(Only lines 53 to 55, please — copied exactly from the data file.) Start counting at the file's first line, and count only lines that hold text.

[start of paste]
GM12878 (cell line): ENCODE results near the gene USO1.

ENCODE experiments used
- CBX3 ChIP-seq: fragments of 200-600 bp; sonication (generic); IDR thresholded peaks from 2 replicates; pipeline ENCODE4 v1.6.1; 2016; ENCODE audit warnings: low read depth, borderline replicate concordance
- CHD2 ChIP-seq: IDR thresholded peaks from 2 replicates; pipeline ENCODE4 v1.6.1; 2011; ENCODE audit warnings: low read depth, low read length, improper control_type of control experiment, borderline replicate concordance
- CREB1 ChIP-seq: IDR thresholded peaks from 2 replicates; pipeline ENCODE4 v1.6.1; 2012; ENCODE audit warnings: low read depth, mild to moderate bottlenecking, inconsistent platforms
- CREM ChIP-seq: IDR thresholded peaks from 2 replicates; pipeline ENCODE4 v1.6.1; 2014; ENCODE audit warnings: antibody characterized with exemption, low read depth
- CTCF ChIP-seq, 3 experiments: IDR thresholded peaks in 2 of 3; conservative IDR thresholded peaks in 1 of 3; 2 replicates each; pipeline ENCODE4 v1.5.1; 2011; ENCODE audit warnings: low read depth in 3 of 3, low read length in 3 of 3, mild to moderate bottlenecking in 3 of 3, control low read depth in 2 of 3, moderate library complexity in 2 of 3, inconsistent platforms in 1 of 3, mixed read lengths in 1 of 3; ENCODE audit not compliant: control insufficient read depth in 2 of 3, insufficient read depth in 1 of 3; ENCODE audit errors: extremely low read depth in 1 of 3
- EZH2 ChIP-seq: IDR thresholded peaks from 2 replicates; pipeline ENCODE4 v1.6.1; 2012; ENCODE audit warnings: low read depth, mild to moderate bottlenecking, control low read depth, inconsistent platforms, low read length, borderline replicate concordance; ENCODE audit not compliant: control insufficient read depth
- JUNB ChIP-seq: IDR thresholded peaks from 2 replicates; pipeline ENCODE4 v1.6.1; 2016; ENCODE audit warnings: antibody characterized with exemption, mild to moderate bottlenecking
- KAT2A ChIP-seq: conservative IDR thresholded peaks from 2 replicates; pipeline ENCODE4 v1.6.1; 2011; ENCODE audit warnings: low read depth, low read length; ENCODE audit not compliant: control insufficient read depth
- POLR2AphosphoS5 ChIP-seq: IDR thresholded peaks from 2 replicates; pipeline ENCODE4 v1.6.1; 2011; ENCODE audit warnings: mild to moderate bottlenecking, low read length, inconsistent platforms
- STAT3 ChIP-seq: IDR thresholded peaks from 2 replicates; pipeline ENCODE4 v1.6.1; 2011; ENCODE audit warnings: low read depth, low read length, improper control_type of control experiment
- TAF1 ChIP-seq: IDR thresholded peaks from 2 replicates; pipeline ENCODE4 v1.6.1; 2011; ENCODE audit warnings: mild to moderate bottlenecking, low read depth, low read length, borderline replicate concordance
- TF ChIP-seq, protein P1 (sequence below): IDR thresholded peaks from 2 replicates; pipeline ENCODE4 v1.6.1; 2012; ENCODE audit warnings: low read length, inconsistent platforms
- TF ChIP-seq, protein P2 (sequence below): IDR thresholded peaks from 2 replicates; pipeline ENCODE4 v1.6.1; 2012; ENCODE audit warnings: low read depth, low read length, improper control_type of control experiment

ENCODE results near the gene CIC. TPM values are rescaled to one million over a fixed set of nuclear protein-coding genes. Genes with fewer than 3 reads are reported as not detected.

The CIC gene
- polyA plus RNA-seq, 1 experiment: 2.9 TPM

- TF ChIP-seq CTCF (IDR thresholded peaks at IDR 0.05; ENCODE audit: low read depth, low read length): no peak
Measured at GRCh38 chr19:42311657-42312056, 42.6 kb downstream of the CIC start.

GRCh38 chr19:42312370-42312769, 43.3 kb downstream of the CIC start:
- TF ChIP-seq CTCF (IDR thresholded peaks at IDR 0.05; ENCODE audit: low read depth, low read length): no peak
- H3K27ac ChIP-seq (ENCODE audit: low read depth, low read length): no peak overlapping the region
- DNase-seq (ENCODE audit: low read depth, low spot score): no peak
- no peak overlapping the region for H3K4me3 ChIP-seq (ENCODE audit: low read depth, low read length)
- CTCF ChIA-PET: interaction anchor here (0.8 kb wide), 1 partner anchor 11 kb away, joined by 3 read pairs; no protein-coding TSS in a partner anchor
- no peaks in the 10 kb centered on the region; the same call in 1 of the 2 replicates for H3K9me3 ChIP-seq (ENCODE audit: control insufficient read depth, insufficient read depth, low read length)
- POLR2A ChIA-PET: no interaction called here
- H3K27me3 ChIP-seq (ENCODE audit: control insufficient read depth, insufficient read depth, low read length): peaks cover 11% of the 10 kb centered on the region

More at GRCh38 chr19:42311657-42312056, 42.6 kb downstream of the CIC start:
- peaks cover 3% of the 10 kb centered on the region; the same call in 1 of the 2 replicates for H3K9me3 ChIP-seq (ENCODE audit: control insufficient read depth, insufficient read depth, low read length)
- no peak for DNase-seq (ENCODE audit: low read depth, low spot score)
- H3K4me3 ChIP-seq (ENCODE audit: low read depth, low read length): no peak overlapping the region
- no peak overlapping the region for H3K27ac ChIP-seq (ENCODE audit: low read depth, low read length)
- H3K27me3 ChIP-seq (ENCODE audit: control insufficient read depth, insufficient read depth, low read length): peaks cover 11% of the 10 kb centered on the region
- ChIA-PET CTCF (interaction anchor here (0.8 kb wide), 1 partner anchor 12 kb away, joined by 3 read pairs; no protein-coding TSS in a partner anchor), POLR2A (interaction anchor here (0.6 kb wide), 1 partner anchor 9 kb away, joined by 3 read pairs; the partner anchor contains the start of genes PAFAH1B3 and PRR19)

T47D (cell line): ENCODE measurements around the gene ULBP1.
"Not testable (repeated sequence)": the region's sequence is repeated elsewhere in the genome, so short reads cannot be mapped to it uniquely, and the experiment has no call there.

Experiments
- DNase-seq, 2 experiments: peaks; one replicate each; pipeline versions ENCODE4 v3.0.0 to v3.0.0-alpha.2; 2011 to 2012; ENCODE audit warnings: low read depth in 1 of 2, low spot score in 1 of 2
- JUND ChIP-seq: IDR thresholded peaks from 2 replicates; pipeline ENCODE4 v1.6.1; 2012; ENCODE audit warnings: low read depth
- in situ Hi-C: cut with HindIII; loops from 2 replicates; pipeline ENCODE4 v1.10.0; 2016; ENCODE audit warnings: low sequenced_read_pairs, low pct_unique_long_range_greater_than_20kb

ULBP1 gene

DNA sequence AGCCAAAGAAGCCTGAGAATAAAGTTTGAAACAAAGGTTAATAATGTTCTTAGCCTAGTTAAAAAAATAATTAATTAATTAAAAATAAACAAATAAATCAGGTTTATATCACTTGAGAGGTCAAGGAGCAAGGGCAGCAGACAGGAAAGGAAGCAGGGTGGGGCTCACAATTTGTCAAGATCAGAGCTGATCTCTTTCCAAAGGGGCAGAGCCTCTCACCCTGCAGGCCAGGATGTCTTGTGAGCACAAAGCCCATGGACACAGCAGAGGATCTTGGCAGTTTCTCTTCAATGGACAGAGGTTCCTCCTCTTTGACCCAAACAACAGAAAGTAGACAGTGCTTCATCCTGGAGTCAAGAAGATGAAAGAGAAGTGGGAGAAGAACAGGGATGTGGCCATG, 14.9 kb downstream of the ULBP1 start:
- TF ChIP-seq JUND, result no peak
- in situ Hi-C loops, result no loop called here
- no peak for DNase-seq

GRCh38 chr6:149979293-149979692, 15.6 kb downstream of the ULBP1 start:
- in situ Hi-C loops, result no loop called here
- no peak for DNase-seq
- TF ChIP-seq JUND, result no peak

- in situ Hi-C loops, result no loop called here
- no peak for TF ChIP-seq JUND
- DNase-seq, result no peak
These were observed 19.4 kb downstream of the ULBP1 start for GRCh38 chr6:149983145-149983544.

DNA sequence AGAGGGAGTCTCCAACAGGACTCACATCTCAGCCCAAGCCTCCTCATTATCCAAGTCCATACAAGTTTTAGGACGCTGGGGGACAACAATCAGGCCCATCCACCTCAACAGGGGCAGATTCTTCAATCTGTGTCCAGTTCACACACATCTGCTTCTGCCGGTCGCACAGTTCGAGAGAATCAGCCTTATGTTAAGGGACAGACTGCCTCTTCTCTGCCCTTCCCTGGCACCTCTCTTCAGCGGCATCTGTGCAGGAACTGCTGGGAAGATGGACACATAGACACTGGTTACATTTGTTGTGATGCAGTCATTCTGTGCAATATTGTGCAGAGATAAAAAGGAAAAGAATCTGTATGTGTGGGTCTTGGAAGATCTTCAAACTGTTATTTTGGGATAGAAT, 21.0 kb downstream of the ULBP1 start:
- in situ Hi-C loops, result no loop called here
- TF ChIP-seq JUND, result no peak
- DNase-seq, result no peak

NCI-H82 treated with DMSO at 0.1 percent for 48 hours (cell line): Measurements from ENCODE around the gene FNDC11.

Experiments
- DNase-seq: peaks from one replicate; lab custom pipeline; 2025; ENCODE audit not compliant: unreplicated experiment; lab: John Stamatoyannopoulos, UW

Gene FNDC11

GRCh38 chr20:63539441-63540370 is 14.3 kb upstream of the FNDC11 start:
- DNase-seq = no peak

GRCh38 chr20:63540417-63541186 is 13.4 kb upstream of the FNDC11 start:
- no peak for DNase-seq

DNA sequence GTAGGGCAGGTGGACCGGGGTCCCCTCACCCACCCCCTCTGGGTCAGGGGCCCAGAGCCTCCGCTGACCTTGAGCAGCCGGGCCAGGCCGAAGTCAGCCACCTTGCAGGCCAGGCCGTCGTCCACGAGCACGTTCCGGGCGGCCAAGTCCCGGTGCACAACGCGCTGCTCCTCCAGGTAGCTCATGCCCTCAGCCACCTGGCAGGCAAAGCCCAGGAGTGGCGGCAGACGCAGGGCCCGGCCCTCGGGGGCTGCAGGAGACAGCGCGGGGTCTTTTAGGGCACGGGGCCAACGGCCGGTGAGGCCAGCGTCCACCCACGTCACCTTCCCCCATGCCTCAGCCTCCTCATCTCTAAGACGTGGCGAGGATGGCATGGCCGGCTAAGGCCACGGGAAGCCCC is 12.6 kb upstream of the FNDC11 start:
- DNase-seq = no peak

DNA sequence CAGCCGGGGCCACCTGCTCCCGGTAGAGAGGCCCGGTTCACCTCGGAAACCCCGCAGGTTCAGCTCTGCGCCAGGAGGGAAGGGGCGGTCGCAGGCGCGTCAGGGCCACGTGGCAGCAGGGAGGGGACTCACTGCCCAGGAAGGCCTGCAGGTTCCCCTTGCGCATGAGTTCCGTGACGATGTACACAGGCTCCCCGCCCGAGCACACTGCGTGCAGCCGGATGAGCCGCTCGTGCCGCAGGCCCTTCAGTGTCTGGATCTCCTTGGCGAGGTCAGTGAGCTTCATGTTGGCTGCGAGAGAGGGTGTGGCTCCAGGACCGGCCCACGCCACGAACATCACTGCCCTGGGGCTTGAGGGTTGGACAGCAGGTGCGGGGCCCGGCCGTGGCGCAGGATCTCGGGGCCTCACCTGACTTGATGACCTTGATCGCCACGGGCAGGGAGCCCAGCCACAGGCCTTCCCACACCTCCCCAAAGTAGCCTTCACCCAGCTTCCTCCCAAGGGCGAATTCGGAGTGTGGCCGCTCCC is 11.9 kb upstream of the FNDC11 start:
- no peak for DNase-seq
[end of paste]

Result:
- no peak for TF ChIP-seq JUND
- DNase-seq, result no peak
These were observed 19.4 kb downstream of the ULBP1 start for GRCh38 chr6:149983145-149983544.